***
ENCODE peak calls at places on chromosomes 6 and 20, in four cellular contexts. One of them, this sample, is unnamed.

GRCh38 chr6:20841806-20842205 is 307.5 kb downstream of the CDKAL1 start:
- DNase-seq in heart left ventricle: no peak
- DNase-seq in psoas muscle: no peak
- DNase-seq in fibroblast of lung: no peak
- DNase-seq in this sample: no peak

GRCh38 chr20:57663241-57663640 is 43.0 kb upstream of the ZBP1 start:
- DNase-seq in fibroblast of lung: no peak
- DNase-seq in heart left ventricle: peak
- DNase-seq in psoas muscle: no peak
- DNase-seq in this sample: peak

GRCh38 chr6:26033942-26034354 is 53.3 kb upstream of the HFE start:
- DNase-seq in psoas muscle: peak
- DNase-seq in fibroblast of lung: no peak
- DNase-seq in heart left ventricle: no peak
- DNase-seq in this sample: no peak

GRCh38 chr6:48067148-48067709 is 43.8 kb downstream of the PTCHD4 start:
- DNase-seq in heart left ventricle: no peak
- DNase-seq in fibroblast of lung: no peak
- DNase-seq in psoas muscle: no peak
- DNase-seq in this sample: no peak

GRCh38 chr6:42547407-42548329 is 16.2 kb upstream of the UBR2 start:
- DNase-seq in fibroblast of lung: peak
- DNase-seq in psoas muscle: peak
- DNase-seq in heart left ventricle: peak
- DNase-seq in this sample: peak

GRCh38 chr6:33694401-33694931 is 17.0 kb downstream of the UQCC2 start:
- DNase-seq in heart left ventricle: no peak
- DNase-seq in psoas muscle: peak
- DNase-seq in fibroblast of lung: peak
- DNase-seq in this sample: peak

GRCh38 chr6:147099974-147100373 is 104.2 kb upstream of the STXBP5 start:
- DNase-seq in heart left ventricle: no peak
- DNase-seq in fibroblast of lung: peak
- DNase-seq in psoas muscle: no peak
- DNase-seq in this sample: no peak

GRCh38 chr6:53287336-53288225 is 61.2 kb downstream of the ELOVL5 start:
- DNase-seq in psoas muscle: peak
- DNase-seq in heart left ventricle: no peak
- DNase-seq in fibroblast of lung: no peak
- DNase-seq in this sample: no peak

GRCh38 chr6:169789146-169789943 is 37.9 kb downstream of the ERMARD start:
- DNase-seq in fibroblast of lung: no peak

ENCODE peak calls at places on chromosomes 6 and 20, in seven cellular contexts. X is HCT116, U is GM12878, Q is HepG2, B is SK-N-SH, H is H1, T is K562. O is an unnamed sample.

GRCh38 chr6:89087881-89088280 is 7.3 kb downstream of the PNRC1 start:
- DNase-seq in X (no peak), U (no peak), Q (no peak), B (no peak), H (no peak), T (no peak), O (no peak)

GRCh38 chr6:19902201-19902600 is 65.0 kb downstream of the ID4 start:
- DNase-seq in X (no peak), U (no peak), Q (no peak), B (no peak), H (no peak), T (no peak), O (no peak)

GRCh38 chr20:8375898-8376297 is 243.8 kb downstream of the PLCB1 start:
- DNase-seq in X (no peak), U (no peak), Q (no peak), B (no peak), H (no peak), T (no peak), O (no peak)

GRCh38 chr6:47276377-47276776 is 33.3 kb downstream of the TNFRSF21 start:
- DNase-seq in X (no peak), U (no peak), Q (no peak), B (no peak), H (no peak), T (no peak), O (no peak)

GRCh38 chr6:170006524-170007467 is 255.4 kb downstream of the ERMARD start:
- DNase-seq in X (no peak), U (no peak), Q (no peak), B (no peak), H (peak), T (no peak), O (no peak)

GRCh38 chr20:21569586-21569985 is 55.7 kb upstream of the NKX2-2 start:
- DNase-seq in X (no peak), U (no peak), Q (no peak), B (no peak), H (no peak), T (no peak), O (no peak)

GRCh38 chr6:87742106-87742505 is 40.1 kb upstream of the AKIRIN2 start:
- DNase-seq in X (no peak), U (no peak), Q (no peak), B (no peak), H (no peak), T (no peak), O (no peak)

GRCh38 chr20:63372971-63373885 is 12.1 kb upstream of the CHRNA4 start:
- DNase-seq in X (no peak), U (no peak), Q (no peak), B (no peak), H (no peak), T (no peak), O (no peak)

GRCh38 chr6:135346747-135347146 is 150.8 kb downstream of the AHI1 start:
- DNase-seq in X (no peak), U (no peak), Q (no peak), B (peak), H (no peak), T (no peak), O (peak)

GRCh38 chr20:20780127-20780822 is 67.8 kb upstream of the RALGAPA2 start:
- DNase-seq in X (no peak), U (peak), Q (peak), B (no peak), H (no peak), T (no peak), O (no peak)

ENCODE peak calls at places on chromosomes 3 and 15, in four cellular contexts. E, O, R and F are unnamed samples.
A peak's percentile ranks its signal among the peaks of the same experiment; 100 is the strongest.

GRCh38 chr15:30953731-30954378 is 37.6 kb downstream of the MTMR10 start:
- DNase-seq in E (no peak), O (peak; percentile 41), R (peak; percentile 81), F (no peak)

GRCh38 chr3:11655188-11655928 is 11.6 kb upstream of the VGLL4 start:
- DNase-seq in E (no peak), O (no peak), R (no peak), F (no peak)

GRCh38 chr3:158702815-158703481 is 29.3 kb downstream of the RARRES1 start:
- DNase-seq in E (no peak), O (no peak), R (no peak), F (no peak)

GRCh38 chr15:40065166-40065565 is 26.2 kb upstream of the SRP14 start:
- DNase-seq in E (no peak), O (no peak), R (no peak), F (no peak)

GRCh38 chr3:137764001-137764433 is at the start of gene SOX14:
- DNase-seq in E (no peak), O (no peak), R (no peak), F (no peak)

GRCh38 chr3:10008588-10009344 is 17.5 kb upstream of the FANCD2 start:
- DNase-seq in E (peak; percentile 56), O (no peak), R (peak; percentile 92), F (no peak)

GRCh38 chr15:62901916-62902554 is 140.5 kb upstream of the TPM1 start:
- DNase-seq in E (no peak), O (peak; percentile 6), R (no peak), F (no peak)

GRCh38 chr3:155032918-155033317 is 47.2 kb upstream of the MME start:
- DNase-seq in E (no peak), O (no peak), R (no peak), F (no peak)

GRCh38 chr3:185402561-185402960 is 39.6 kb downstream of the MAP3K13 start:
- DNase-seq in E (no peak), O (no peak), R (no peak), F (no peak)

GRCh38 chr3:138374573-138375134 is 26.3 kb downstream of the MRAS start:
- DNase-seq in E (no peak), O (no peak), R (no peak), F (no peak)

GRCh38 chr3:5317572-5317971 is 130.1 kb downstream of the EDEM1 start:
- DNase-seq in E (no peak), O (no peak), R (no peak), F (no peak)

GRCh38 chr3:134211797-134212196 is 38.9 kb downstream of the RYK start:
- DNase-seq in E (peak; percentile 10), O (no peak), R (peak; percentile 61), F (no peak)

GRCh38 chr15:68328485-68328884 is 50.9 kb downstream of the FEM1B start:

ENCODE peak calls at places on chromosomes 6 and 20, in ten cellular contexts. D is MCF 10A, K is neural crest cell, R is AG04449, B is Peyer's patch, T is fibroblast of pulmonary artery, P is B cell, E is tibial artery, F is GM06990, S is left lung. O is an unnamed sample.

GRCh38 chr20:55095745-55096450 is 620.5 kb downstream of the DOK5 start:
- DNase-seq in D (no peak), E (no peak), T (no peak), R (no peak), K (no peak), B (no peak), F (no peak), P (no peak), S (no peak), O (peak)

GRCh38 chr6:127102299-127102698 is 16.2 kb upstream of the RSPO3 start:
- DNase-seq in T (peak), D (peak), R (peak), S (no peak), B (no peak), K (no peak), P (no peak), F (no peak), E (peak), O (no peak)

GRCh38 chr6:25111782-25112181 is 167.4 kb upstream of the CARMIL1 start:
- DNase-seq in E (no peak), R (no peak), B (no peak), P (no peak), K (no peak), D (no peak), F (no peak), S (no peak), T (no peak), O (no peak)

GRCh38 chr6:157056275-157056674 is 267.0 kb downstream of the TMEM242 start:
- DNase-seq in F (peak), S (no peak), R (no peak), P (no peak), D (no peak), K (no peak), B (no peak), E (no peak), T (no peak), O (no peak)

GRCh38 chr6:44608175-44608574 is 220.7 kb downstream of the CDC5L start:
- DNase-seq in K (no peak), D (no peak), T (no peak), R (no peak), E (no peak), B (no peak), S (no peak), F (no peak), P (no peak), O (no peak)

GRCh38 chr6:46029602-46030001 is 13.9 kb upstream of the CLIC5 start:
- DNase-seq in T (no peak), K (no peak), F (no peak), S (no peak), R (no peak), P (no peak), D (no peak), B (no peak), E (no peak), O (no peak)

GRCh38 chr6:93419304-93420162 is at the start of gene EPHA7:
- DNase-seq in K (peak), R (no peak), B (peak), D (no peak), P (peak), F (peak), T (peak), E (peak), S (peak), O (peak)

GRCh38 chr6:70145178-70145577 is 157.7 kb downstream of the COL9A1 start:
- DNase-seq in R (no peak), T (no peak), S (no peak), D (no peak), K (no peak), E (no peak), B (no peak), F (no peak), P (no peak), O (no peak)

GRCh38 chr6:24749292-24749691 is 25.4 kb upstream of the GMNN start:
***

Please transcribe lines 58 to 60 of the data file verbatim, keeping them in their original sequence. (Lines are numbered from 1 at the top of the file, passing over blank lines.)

- DNase-seq in X (no peak), U (no peak), Q (no peak), B (no peak), H (no peak), T (no peak), O (no peak)

GRCh38 chr20:63372971-63373885 is 12.1 kb upstream of the CHRNA4 start:
- DNase-seq in X (no peak), U (no peak), Q (no peak), B (no peak), H (no peak), T (no peak), O (no peak)